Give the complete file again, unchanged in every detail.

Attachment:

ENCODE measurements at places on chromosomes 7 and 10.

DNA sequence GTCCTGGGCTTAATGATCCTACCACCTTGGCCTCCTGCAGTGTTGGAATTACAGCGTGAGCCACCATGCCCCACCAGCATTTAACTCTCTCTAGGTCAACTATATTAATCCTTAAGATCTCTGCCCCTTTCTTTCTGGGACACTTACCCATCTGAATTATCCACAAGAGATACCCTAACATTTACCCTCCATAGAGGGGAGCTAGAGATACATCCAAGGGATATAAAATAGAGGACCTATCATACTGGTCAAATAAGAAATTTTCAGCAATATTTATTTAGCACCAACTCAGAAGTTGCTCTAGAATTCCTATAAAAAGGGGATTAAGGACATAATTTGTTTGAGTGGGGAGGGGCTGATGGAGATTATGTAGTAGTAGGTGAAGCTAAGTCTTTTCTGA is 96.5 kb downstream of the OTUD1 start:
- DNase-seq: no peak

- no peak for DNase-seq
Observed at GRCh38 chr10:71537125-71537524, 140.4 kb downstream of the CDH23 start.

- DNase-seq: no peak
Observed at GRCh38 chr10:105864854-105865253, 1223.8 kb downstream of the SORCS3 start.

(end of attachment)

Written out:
ENCODE measurements at places on chromosomes 7 and 10.

DNA sequence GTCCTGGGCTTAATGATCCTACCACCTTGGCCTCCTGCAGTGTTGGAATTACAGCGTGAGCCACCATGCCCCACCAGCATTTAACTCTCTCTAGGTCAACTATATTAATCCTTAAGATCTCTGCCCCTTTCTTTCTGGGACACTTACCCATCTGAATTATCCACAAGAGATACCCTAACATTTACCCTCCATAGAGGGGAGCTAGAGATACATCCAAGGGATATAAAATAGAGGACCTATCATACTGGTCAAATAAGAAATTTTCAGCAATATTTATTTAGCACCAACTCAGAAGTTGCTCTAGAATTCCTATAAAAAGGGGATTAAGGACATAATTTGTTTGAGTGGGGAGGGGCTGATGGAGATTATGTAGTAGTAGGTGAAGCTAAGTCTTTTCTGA is 96.5 kb downstream of the OTUD1 start:
- DNase-seq: no peak

- no peak for DNase-seq
Observed at GRCh38 chr10:71537125-71537524, 140.4 kb downstream of the CDH23 start.

- DNase-seq: no peak
Observed at GRCh38 chr10:105864854-105865253, 1223.8 kb downstream of the SORCS3 start.